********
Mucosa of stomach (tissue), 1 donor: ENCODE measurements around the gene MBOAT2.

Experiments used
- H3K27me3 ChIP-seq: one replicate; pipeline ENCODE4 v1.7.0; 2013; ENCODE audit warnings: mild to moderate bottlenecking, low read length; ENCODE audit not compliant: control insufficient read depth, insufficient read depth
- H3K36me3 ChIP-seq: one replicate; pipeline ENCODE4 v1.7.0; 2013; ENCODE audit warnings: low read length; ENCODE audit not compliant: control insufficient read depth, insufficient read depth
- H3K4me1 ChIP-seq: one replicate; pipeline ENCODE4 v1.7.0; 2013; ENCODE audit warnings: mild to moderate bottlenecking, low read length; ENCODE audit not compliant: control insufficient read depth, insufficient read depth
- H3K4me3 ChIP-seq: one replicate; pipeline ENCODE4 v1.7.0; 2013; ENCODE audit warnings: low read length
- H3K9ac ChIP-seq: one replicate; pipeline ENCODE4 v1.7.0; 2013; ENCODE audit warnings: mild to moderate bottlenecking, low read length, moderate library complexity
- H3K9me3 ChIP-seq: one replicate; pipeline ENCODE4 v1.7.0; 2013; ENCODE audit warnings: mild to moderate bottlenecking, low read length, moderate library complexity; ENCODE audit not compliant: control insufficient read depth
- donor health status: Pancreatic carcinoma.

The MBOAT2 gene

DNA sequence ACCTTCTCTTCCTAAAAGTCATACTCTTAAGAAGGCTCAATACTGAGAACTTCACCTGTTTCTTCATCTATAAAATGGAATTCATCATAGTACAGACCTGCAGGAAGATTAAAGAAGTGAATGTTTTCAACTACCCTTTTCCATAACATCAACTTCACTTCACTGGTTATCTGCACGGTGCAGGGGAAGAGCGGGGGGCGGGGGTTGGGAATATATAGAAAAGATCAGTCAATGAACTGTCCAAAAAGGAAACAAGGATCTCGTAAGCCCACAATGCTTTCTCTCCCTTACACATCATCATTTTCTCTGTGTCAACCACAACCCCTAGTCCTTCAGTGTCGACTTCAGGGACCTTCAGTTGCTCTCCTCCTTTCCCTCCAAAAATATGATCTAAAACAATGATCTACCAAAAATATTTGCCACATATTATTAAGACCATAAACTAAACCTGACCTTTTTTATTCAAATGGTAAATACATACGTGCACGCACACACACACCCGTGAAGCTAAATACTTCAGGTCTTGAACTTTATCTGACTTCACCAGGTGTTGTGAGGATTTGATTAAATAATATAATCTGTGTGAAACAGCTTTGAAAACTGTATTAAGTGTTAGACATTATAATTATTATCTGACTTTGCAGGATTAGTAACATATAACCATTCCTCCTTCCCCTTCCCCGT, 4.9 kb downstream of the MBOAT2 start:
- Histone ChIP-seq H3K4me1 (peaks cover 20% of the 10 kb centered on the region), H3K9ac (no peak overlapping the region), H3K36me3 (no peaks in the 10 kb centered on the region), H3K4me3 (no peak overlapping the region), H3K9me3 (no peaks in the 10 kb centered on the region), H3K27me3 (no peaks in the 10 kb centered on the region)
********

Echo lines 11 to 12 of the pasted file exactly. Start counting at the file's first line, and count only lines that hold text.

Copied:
DNA sequence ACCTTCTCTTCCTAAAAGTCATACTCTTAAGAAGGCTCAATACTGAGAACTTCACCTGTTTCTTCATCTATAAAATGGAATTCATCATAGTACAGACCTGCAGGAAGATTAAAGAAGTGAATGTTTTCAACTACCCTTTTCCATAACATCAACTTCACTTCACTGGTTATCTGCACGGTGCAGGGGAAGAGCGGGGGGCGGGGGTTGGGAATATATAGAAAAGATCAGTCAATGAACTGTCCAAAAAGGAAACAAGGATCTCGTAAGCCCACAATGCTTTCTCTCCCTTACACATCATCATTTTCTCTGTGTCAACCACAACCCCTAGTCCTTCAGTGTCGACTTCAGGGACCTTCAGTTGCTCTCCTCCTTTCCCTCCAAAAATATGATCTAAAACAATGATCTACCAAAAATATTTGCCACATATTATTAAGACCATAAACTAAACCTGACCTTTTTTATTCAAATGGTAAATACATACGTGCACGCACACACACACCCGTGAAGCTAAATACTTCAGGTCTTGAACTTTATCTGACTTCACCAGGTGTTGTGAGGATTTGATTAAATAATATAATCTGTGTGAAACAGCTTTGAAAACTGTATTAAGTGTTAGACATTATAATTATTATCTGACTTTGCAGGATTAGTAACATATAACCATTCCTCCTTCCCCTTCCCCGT, 4.9 kb downstream of the MBOAT2 start:
- Histone ChIP-seq H3K4me1 (peaks cover 20% of the 10 kb centered on the region), H3K9ac (no peak overlapping the region), H3K36me3 (no peaks in the 10 kb centered on the region), H3K4me3 (no peak overlapping the region), H3K9me3 (no peaks in the 10 kb centered on the region), H3K27me3 (no peaks in the 10 kb centered on the region)